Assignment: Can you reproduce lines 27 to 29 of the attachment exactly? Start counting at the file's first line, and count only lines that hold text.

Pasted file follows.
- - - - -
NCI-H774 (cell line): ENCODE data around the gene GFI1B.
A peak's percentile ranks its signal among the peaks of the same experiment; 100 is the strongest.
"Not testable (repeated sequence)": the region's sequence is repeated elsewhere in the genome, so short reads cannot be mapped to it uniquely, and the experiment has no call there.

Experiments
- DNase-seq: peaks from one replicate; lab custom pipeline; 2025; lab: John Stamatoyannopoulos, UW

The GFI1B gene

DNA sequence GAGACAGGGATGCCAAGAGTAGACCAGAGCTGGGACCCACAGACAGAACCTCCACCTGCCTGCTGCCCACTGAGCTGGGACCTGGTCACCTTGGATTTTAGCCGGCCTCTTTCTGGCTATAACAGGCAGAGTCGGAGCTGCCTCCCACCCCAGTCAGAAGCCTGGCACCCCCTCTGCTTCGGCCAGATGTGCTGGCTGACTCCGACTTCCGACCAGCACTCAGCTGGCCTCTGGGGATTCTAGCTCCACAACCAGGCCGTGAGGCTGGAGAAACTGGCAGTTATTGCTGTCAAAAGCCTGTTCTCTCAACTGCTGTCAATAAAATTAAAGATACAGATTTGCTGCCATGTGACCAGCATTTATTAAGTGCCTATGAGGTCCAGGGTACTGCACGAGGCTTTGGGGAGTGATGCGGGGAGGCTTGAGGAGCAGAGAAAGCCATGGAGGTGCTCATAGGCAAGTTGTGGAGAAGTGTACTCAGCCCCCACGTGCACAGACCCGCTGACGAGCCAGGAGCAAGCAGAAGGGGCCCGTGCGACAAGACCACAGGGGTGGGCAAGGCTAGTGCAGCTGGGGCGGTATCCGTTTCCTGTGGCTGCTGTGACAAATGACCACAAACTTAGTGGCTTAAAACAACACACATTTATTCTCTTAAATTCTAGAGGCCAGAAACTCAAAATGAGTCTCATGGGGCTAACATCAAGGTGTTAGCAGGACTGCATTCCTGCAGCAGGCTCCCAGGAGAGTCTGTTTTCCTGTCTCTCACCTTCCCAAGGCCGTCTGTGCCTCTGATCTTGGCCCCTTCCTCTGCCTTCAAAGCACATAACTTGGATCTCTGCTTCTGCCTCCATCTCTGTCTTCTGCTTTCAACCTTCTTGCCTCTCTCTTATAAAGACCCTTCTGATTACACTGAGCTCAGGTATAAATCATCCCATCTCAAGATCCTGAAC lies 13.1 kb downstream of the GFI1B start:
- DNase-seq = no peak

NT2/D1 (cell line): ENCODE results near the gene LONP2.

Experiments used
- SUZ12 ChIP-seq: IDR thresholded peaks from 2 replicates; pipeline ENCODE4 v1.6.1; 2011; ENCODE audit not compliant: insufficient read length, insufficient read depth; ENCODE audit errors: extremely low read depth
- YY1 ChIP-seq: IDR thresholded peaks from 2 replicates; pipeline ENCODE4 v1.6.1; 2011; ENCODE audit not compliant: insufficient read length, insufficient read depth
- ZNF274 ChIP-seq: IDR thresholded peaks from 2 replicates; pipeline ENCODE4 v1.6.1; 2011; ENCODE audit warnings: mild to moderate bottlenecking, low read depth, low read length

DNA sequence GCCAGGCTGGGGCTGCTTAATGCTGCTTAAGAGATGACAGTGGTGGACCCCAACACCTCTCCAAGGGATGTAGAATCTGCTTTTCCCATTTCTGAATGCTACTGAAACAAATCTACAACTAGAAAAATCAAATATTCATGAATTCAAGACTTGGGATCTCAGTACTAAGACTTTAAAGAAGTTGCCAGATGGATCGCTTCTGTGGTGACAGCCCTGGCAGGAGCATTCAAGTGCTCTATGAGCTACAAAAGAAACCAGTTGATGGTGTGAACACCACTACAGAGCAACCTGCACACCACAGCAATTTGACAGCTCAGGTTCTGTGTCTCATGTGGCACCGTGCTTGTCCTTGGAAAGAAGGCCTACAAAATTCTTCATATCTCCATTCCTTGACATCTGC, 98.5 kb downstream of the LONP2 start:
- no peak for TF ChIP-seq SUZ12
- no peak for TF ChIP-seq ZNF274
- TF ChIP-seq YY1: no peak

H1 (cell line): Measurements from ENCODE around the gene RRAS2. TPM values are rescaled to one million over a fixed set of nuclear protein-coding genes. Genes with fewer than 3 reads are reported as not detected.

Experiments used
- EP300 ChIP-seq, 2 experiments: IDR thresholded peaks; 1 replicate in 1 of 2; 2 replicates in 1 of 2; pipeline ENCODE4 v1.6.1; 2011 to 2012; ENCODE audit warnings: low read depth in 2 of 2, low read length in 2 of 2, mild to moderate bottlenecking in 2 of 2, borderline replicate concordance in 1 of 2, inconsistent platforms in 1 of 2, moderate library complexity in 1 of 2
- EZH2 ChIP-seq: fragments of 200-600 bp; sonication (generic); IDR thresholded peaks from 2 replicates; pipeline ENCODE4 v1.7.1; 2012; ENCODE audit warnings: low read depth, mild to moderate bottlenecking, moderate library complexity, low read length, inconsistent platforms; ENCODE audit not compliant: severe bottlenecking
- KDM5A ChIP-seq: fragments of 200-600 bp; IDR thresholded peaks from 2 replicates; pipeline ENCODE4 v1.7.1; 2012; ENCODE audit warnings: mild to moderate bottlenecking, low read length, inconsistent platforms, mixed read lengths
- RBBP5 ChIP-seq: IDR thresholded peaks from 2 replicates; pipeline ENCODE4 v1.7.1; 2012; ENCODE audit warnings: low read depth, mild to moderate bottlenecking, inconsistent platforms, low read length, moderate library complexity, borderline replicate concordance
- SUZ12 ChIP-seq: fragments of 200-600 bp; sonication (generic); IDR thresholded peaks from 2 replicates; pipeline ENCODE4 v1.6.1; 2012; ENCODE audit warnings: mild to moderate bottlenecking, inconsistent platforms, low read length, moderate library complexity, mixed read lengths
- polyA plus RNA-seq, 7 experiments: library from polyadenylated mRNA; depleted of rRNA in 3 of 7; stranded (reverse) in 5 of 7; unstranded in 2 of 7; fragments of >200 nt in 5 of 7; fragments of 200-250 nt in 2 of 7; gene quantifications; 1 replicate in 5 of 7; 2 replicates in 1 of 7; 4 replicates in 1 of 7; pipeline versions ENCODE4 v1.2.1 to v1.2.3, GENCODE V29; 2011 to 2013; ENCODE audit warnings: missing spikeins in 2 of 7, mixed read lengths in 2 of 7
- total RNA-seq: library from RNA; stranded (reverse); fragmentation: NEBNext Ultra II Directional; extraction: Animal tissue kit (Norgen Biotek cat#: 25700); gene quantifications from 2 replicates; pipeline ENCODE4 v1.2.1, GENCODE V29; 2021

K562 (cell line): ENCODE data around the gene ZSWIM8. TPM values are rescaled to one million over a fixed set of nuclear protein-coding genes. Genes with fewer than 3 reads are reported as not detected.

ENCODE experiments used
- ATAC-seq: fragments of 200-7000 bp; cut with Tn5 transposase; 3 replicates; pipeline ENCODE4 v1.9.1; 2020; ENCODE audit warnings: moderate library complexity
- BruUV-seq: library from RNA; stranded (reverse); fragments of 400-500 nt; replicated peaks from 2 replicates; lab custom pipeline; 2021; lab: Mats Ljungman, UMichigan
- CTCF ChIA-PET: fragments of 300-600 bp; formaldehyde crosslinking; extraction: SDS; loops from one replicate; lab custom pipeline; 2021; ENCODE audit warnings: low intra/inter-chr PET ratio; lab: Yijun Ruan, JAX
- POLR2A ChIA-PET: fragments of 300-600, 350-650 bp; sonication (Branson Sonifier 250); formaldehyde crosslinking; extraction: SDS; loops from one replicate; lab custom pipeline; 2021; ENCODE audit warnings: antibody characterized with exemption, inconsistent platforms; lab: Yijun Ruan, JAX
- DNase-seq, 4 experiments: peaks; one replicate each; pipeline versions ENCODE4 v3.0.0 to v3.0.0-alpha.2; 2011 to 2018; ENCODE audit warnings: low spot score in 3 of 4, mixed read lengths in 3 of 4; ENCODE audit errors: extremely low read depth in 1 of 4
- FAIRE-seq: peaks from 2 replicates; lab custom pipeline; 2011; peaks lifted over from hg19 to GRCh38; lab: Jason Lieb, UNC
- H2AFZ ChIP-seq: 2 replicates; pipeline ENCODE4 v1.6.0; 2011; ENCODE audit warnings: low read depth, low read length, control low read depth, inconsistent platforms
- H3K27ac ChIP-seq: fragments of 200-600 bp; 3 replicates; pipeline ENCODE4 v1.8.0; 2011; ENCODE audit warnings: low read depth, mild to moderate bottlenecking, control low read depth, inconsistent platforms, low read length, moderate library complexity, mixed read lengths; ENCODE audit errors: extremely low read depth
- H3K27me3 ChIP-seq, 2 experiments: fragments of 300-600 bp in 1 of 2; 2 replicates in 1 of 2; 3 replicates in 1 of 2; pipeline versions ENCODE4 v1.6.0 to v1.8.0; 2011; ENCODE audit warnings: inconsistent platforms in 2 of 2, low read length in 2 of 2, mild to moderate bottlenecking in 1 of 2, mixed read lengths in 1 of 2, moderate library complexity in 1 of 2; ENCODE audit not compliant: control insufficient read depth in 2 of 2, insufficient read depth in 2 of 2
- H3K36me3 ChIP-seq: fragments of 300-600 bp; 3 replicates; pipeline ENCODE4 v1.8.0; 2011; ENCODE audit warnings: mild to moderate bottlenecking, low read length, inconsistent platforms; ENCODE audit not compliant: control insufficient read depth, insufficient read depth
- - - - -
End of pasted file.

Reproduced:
K562 (cell line): ENCODE data around the gene ZSWIM8. TPM values are rescaled to one million over a fixed set of nuclear protein-coding genes. Genes with fewer than 3 reads are reported as not detected.

ENCODE experiments used
- ATAC-seq: fragments of 200-7000 bp; cut with Tn5 transposase; 3 replicates; pipeline ENCODE4 v1.9.1; 2020; ENCODE audit warnings: moderate library complexity